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Mapping the urban heat island

Hennepin County receives federal grant to map urban heat island 

Adult and three kids playing soccer on a field with downtown Minneapolis in the backgroundThis summer, Hennepin and Ramsey counties will partner with volunteer community scientists to gather data to better understand urban heat islands. These are urban areas where the temperature can be significantly higher than in nearby rural areas or large green spaces due to more concrete and other impermeable surfaces that radiate heat along with less tree canopy and greenspace to mitigate the heat.

Hennepin and Ramsey counties are one of 14 U.S. communities and four international cities doing this work as part of NOAA’s 2024 Urban Heat Island Mapping Campaign.

How it works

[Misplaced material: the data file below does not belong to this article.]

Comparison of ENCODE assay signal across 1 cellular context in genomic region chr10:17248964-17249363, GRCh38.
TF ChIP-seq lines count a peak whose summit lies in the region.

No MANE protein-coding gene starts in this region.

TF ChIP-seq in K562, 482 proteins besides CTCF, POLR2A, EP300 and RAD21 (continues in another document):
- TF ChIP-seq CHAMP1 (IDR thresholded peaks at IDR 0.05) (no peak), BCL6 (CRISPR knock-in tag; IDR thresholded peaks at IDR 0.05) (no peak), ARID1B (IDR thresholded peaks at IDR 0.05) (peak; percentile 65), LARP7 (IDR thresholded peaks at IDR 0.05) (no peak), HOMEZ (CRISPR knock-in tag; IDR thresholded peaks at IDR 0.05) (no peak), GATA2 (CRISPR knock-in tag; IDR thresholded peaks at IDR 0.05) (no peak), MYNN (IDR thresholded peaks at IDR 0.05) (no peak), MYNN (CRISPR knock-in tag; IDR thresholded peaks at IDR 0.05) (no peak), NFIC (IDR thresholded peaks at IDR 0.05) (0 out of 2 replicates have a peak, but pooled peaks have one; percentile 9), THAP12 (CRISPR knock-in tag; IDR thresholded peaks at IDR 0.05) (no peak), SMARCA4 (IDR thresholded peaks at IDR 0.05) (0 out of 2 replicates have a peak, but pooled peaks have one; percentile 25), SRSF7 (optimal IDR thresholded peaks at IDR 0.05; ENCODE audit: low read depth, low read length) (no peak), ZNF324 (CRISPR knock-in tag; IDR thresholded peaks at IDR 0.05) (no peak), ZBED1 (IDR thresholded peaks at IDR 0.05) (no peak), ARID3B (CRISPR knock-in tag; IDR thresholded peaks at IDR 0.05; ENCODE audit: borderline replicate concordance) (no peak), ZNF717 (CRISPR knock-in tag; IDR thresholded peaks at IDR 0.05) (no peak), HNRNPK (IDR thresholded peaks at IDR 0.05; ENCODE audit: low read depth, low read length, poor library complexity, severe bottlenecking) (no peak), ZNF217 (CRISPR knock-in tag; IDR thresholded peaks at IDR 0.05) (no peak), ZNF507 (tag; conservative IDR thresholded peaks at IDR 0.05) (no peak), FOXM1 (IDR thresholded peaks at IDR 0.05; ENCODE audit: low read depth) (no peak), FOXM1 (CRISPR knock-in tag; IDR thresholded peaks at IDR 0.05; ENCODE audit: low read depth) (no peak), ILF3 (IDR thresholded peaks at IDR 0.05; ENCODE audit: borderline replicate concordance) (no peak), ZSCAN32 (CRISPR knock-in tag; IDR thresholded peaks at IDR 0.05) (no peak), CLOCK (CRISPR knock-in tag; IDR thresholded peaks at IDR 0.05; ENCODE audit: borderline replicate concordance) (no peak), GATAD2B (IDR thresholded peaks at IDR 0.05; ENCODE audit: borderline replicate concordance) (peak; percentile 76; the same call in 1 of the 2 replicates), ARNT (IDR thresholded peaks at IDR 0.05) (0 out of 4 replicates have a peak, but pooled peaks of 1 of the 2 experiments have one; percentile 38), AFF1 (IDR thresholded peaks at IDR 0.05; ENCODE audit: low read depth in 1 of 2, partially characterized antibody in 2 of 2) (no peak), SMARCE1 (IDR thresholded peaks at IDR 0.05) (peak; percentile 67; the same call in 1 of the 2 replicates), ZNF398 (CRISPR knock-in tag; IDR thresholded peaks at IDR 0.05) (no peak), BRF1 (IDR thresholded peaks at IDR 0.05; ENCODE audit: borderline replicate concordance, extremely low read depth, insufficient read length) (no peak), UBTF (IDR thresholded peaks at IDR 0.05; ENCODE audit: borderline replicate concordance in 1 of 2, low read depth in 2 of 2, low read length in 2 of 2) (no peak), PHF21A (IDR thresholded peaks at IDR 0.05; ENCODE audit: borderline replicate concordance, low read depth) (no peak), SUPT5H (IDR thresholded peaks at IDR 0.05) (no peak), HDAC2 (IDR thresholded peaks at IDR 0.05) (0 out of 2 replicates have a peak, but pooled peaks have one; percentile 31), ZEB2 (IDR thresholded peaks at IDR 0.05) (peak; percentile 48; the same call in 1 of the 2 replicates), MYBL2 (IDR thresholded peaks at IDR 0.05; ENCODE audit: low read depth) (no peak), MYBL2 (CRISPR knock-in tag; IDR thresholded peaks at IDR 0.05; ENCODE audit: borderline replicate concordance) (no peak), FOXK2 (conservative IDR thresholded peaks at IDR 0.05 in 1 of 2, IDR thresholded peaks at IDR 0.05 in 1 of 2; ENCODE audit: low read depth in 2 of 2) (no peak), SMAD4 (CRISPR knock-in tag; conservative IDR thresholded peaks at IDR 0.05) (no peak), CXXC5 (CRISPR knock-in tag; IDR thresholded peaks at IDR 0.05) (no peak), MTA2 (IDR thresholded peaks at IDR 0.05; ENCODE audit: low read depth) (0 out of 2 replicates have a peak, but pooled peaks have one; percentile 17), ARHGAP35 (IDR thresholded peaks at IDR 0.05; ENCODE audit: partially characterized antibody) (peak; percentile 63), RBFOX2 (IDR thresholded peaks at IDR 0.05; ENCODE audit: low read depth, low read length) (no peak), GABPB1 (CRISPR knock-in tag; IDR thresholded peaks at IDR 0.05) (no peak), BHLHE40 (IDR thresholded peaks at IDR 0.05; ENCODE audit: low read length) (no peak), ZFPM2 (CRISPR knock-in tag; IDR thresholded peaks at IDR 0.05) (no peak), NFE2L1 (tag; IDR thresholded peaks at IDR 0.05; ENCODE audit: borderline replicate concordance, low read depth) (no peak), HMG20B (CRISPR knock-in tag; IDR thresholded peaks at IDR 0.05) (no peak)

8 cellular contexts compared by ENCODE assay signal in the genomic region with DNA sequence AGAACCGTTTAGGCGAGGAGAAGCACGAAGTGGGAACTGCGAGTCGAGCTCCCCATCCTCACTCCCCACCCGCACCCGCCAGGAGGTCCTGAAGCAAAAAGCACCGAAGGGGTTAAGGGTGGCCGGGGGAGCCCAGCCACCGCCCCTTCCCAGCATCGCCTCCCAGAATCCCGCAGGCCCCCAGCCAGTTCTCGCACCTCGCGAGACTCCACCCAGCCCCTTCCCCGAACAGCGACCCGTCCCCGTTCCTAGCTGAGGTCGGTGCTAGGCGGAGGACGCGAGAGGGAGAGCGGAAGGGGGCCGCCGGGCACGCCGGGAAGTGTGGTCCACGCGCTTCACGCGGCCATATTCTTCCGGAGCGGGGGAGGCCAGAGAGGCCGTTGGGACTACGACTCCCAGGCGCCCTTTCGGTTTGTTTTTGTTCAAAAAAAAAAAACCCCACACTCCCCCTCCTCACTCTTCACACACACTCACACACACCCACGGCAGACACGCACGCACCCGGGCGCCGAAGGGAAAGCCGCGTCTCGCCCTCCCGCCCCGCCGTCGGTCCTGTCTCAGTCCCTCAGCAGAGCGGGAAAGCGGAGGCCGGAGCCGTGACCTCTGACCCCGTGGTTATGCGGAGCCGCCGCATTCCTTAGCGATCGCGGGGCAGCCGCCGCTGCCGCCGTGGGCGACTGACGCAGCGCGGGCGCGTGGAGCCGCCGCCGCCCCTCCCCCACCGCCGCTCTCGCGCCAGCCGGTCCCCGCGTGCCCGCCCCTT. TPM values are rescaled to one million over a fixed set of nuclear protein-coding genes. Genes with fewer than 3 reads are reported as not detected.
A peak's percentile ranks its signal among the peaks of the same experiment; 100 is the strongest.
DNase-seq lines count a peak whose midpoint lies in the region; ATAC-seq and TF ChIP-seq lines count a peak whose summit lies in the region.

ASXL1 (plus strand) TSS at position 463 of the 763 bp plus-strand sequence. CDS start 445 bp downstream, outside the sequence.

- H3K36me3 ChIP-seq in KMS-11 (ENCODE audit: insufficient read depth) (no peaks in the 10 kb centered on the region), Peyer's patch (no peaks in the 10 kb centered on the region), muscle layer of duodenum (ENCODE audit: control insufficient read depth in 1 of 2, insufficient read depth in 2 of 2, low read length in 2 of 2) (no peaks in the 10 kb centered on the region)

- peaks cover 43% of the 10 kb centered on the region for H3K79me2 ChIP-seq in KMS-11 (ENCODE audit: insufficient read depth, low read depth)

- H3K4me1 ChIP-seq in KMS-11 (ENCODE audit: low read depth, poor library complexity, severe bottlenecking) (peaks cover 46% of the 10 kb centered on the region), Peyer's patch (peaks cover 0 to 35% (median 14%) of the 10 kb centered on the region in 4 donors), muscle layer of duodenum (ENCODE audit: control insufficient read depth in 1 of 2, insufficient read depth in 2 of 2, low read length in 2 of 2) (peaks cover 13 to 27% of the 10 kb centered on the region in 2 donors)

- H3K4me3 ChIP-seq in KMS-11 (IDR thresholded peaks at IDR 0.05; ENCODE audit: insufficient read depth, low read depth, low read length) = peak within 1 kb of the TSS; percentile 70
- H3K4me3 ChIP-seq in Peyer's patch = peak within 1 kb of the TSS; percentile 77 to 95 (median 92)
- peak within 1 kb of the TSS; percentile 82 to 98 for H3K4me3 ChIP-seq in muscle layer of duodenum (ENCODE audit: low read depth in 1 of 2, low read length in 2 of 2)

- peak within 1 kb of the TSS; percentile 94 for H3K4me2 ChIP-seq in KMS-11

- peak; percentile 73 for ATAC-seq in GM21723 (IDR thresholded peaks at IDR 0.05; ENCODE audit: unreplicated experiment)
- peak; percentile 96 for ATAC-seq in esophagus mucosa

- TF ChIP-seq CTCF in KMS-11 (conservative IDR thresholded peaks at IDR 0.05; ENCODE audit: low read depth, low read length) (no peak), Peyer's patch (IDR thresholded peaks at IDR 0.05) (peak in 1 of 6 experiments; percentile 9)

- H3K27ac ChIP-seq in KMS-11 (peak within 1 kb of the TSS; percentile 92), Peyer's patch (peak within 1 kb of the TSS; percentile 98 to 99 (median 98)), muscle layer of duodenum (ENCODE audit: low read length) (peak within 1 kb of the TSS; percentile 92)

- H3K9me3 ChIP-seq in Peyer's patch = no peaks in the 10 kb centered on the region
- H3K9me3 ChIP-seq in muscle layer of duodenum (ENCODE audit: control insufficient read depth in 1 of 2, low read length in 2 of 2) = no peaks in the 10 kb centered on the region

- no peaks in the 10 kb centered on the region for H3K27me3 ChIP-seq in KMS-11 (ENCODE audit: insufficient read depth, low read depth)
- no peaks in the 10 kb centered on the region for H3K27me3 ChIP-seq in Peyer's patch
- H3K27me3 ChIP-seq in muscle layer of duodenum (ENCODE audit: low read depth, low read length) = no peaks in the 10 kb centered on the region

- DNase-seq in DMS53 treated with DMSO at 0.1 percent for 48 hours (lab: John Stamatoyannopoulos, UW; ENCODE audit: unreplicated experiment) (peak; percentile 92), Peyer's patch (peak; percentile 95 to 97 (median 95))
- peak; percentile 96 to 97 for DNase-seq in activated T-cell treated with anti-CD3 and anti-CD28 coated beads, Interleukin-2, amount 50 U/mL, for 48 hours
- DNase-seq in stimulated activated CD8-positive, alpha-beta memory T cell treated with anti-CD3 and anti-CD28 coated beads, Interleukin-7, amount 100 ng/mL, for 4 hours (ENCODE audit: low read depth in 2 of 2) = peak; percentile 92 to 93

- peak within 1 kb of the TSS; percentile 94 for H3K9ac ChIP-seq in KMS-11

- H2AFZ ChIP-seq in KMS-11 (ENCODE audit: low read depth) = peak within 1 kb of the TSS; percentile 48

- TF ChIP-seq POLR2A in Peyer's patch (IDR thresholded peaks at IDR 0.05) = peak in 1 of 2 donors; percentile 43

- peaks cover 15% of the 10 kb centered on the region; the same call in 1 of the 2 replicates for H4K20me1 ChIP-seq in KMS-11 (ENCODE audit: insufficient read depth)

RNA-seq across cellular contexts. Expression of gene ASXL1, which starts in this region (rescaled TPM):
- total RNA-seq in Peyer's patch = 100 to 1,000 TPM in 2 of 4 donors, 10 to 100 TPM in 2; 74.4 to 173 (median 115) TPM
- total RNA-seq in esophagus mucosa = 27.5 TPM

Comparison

A car with a small heat sensor sticking up vertically from the window driving toward a city and mountainsUsing heat sensors mounted on their cars, volunteer community scientists will traverse their neighborhoods in the morning, afternoon, and evening on one of the hottest days of the year. The sensors will record temperature, humidity, time, and location.

This data, paired with community engagement, analysis, and modeling, will allow communities to develop hyper-local descriptions of where the hottest parts of their neighborhoods. This will inform strategies to reduce the health impacts of extreme heat and provide cooling relief for those living in the hottest areas.

Get involved

The mapping project is planned for Saturday, July 27. The date is subject to change based on weather conditions. 

Fill out the urban heat island mapping volunteer interest form to get updates on the project and how to get involved.

For more information, contact

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